A mechanical problem may have caused a Japanese destroyer, aiming at a target being towed by a U.S. attack bomber, to instead shoot the plane out of the sky during war games, a Japanese navy official said.
The two U.S. Navy aviators aboard the aircraft ejected and were rescued by the Japanese vessel Yuugiri, which had shot them down with a burst of bullets fired from its American-made anti-missile system.
Japan quickly apologized for the accident in the Pacific Ocean, which happened at 7:15 p.m. HST Monday (10:15 p.m. PDT) some 1,600 miles west of Hawaii.
The pilot, Lt. Cmdr. William Royster of Kansas City, Mo., and bombardier-navigator, Lt. Keith Douglas of Birmingham, Ala., were picked out of the ocean by the Yuugiri minutes after their A-6E Intruder hit the water, then returned to their own ship, the aircraft carrier USS Independence.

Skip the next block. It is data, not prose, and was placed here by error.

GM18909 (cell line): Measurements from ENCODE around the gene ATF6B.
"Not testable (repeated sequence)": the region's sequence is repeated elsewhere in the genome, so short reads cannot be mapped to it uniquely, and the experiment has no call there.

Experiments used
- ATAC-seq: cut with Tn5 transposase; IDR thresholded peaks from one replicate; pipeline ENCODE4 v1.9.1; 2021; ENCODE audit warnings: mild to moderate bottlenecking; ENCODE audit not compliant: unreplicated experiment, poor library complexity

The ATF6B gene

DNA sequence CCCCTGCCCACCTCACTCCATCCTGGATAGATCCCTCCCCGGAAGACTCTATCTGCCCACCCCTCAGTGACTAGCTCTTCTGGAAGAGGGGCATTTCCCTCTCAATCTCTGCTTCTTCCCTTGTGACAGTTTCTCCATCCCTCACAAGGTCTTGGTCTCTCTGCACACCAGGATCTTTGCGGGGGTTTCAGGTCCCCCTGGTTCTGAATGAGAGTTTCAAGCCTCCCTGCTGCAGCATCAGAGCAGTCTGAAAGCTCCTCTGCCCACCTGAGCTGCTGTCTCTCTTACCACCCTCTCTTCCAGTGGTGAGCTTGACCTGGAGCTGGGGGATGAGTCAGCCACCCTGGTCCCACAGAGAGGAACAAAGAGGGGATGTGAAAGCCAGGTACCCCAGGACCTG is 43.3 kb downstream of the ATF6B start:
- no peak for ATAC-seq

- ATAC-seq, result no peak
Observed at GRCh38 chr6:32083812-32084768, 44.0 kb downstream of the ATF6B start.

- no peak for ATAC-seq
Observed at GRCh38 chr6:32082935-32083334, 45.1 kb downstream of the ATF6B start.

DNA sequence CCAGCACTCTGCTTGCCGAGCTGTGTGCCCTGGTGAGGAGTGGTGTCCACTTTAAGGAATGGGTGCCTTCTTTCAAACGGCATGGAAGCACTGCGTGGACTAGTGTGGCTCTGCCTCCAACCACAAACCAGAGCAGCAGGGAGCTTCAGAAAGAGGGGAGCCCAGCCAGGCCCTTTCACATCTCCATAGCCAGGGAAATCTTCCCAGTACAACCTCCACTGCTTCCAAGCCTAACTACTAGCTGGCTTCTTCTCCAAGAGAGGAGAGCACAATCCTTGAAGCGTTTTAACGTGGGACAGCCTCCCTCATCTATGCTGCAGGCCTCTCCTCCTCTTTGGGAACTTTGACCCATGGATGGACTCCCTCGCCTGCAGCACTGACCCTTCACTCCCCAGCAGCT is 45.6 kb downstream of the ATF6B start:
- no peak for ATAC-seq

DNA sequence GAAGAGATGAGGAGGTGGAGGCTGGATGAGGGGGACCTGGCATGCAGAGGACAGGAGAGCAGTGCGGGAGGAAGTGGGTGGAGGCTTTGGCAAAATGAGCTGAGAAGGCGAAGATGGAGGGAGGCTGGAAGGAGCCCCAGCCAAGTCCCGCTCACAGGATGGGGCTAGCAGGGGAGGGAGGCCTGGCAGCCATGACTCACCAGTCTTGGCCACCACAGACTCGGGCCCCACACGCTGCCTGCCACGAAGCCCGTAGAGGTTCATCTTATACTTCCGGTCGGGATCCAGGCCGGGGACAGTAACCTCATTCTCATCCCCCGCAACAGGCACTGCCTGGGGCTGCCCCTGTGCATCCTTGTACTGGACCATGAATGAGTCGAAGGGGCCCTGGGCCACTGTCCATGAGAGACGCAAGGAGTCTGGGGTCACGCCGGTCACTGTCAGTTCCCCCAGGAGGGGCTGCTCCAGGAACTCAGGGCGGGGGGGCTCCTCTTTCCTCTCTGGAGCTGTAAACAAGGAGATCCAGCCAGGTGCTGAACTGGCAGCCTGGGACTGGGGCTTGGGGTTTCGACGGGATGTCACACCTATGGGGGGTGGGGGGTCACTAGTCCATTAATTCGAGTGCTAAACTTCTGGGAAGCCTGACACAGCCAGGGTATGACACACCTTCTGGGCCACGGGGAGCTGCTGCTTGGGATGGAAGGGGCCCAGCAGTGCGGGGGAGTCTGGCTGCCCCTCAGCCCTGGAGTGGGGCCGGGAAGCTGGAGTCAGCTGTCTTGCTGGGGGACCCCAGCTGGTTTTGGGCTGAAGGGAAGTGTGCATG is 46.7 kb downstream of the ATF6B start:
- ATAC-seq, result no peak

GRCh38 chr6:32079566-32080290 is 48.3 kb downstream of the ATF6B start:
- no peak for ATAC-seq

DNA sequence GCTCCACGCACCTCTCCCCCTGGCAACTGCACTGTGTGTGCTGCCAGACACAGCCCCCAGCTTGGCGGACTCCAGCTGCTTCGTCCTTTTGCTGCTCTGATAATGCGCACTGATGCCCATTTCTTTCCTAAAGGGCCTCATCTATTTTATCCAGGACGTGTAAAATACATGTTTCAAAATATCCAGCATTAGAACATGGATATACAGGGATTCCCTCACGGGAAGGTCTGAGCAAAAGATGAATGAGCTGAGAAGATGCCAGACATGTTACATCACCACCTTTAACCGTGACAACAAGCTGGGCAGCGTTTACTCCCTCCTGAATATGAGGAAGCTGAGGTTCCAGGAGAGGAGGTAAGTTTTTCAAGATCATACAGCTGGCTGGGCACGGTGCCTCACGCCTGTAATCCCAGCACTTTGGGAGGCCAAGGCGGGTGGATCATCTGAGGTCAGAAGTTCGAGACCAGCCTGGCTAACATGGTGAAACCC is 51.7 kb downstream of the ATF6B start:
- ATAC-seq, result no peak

Royster was in good condition after surgery for facial lacerations, while Douglas was treated for superficial abrasions and returned to duty, according to Lt. Cmdr. Jeff Alderson, a U.S. Pacific Fleet spokesman.
“It’s a unique and unfortunate accident, but it’s not a tragedy because we recovered both crew members in good condition,” said Capt. Steve Clawson, another Pacific Fleet spokesman.
The 450-foot Yuugiri, which carries a crew of about 200, was using a Phalanx gun system capable of firing bursts of 3,000 rounds of 20mm ammunition per minute, said Tensuke Kobayashi, a Japanese navy official. The Phalanx is designed for defense against incoming anti-ship missiles, such as the Exocet.
Kobayashi said the accident may have been caused by mechanical trouble in the Phalanx weapons system, which was made by General Dynamics in Pomona, Calif. “Apparently the missiles were launched when they weren’t meant to be,” he said, referring to the bullets.